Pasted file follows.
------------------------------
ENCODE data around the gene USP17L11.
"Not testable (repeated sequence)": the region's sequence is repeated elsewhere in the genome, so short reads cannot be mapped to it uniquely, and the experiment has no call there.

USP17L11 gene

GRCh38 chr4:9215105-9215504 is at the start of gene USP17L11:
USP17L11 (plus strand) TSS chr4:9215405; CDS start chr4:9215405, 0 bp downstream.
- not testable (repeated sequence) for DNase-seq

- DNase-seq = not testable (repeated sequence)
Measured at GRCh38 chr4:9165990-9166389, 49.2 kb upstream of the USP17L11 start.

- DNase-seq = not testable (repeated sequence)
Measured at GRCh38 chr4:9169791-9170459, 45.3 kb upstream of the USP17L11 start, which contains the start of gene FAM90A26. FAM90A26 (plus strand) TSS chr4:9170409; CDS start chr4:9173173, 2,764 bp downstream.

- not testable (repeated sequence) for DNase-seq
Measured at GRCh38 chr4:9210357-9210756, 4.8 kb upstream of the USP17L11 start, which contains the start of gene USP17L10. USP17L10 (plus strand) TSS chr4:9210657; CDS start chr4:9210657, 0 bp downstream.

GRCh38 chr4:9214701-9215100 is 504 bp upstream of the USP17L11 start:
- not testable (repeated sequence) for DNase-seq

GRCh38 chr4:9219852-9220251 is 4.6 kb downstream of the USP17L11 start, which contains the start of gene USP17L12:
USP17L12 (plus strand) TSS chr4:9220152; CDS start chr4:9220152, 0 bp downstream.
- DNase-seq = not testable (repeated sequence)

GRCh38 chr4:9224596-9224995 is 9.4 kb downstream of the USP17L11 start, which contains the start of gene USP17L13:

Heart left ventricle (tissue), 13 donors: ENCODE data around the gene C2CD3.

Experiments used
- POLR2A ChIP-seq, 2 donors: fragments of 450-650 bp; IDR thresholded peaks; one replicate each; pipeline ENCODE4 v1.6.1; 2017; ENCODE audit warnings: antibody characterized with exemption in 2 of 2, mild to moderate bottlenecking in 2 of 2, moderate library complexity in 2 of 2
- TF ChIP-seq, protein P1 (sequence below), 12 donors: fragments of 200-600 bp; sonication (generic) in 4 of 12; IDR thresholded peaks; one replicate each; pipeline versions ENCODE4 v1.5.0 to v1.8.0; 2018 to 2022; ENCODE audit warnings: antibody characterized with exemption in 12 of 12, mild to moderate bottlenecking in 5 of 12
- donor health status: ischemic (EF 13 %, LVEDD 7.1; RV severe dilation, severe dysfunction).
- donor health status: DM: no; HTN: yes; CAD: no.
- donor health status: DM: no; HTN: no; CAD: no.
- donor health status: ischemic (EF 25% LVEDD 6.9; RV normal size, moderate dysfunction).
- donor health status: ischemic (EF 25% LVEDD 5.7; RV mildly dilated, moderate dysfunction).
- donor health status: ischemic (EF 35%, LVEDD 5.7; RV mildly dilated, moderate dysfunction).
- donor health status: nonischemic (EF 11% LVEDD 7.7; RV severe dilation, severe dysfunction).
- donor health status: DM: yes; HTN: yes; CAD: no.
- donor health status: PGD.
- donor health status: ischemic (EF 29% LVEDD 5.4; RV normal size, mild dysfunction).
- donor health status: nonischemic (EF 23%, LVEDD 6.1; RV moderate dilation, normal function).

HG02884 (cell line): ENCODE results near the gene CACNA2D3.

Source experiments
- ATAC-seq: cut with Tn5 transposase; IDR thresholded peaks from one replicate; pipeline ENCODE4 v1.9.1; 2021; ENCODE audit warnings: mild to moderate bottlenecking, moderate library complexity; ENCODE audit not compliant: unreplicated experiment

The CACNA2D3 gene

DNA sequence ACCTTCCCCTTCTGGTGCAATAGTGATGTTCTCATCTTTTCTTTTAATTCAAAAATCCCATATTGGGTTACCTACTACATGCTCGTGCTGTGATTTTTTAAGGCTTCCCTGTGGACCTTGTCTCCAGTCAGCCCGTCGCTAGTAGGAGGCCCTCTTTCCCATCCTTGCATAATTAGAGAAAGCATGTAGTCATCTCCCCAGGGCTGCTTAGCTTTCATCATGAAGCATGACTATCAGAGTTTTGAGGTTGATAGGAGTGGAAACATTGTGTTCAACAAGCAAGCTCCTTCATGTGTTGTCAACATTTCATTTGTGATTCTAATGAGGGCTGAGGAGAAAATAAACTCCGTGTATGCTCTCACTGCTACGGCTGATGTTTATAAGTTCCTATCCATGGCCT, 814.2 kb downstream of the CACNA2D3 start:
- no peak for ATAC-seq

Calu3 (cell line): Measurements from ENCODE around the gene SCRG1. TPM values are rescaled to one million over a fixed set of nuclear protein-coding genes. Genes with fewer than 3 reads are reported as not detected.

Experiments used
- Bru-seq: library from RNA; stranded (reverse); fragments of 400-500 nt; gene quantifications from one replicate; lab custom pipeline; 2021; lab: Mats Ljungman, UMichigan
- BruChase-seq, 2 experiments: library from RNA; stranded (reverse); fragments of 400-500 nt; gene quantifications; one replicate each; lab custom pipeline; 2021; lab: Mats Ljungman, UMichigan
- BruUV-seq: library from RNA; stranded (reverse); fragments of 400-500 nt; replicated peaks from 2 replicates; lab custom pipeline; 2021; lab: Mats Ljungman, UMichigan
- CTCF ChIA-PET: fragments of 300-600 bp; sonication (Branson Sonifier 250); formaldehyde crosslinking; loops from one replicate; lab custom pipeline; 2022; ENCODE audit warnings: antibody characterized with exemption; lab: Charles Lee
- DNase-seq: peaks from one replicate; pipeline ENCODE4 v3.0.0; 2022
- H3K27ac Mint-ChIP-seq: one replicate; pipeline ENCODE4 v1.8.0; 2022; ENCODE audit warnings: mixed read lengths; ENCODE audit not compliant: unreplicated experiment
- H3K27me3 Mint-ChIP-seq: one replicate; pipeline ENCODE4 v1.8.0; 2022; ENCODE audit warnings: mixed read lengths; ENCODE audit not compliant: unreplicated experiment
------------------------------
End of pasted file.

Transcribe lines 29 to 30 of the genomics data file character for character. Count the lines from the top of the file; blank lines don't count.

- donor health status: nonischemic (EF 11% LVEDD 7.7; RV severe dilation, severe dysfunction).
- donor health status: DM: yes; HTN: yes; CAD: no.